Aspects of Theological Interpretation 6

[This is the sixth of twelve posts outlining a number of streams in the current interest in theological interpretation, paying particular attention to recent treatments. For earlier introductions to theological interpretation, see here, here, and here.]

#1 – Its uneasy relationship with historical criticism

#2 – Its disputed overlap with biblical theology

#3 – Its natural affinity with precritical interpretation

#4 – Its noteworthy exemplar in Karl Barth

#5 – Its relative comfort with multiple interpretations

#6. Its significant emphasis on the role of the community of faith

One of the features of theological interpretation is that interpretation of Scripture is most appropriately carried out by, and in the context of, the church.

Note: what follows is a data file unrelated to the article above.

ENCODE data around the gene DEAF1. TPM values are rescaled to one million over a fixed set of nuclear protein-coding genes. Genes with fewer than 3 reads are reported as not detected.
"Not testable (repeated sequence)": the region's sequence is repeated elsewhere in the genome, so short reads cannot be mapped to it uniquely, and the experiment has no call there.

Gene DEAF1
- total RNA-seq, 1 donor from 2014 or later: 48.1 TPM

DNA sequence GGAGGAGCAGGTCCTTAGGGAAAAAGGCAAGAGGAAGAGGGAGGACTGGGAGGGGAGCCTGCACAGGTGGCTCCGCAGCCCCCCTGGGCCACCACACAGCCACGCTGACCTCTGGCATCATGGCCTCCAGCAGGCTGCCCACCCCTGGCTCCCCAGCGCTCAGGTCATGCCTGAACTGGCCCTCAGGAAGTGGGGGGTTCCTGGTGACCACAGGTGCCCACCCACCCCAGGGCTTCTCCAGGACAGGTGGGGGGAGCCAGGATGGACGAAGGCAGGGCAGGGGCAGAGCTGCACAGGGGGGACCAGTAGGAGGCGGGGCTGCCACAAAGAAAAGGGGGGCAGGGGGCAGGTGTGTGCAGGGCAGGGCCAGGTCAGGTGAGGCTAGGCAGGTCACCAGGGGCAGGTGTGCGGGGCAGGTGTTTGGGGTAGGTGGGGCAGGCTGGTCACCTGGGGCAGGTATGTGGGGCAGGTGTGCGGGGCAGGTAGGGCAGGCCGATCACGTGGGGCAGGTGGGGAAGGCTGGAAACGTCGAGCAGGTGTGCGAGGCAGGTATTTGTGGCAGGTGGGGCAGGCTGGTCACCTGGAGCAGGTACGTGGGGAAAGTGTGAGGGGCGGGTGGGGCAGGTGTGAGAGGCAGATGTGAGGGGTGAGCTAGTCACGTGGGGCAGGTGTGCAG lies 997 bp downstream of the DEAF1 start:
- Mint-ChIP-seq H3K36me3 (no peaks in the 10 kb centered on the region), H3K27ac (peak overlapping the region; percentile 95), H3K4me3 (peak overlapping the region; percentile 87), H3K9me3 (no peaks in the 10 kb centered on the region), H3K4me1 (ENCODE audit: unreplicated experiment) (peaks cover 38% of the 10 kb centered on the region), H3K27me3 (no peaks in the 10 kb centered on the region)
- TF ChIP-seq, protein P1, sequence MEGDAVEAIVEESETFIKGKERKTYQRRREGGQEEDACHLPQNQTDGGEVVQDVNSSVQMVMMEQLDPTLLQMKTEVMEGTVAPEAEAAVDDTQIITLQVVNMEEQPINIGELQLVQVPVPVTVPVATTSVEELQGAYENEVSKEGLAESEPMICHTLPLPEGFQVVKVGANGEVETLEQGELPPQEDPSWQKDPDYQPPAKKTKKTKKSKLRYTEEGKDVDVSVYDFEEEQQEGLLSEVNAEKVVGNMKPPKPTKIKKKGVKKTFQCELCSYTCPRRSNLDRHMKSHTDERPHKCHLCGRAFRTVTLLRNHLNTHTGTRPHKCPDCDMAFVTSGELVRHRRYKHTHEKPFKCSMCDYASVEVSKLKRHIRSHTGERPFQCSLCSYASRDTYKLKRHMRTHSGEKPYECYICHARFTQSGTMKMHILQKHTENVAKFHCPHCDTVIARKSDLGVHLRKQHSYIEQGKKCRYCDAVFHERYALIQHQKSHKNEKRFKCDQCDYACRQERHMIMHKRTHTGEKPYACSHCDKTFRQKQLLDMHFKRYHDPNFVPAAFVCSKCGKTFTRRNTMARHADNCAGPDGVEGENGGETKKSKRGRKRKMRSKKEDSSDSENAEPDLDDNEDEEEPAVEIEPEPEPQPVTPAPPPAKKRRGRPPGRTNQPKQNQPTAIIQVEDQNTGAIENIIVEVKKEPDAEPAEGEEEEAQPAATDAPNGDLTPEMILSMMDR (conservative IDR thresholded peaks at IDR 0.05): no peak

[S.A. Cummins, ‘The Theological Interpretation of Scripture: Recent Contributions by Stephen E. Fowl, Christopher R. Seitz and Francis Watson’, Currents in Biblical Research 2, 2 (2004), 179-96, esp. 191-93; Joel B. Green, Seized by Truth: Reading the Bible as Scripture (Nashville: Abingdon, 2007), 66-79, 85-88; Daniel J. Treier, Introducing Theological Interpretation of Scripture: Recovering a Christian Practice (Nottingham: Apollos, 2008), 79-100; Charles M. Wood, The Formation of Christian Understanding: Theological Hermeneutics, 2nd edn. (Valley Forge: Trinity Press International, 1993), 20-29; David S. Yeago, ‘The Bible: The Spirit, the Church, and the Scriptures: Biblical Inspiration and Interpretation Revisited’, in James J. Buckley and David S. Yeago (eds.), Knowing the Triune God: The Work of the Spirit in the Practices of the Church (Grand Rapids: Eerdmans, 2001), 49-93. In addition, see (drawing on Paul Ricoeur) Lewis S. Mudge, Rethinking the Beloved Community: Ecclesiology, Hermeneutics, Social Theory (Lanham: University Press of America, 2001), esp. 143-87, and Simone Sinn, The Church as Participatory Community: On the Interrelationship of Hermeneutics, Ecclesiology and Ethics, Studies in Ecumenism, Reconciliation and Peace (Dublin: Columba, 2002).]